adult male White-tailed Hawk, digiscoped at distance 11-12-11 AM

The bird above is an adult male - note the more "pearl-gray" head (distinctly lighter than the mantle/back color), and clean white throat. His mate was nearby with a very dark "hood".

immature White-tailed Hawk digiscoped early AM 11-12-11 near Los Fresnoa, TX

Immature White-taileds are wholly different with almost completely dark bodies except for the white oval on the breast. This youngster was one pole away from the pair above and was still begging for food! Kids today anyway... :)

White-tailed Kite, adult digiscoped near Harlingen, TX 11-11-11

I saw many White-tailed Kites on the 12th as well but didn't try to photograph these birds as I'd gotten great images of these in the days before closer to town. The images above and below were from the gloriously sunny morning of the 11th. These were formally called "Black-shouldered Kite" which is certainly appropriate.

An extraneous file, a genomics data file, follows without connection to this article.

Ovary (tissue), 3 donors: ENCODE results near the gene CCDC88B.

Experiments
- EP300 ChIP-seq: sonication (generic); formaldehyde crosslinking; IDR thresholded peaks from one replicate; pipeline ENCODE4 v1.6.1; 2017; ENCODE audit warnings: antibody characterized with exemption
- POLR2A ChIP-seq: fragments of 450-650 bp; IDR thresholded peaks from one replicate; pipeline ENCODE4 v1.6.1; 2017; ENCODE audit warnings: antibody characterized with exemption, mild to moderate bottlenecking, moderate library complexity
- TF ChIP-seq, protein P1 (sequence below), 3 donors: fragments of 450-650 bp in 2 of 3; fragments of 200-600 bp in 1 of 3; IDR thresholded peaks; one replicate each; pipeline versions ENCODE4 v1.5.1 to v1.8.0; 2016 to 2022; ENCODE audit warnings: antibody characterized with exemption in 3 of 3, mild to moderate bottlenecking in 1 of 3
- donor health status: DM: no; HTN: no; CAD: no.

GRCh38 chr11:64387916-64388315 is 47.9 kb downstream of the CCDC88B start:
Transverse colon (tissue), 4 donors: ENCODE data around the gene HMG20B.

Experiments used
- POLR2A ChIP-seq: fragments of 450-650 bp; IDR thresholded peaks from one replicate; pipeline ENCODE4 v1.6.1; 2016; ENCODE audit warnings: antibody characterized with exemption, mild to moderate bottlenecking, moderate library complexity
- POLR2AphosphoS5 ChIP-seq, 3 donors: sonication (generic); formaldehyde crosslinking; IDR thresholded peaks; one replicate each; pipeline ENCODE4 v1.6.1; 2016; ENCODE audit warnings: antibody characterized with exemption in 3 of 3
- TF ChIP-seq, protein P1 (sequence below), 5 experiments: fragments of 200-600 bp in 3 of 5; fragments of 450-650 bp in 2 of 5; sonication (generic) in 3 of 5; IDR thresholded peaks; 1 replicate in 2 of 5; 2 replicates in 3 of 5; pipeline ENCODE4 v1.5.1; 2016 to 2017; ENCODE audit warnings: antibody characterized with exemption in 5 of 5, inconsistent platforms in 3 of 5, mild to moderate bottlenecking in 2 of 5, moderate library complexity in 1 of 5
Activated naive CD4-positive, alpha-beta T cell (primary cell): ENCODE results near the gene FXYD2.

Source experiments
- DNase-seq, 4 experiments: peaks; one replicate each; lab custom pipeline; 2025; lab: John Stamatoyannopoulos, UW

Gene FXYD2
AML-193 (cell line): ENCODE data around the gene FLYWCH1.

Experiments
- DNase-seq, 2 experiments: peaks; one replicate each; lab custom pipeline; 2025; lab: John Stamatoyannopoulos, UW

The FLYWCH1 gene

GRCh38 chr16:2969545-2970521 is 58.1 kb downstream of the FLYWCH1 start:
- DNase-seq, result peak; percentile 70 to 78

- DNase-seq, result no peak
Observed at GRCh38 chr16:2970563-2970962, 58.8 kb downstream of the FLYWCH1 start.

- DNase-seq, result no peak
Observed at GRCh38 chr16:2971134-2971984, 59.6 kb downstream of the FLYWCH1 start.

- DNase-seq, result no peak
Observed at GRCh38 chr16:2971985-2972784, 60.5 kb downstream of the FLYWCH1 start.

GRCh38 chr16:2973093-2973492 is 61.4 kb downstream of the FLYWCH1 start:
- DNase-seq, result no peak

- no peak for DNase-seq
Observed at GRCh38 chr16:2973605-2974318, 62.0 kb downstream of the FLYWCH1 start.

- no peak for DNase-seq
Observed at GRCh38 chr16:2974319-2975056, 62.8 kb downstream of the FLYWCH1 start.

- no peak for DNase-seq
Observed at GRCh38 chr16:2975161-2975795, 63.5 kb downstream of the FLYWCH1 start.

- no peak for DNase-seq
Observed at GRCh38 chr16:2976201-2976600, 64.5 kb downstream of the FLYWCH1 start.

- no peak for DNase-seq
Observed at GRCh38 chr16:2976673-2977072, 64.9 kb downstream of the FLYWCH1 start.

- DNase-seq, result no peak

White-tailed Kite, adult digiscoped near Harlingen, TX 11-11-11

The white tail is easily visible when the birds fly, but generally they are covered by the folded wings when perched. On the image above the wings are drooped enough to expose the pure white tail. I love how the red eyes are set in dark, smoky black feathering to reduce the glare from the highly reflective white body - just like football players use under their eyes.

adult Crested Caracara digiscoped through Leica Televid spotting scope

Crested Caracara are also commonly found in the coastal prairie habitat and I saw at least 6-7 individuals Saturday AM. Adults (as above) show darker black wings, bellies, backs & caps and brighter "soft parts" on the legs and base of the bill. Note the also the dark horizontal barring at the lower portion of the white back and breast.

immature & adult Crested Caracara in flight Rio Grande Valley -2008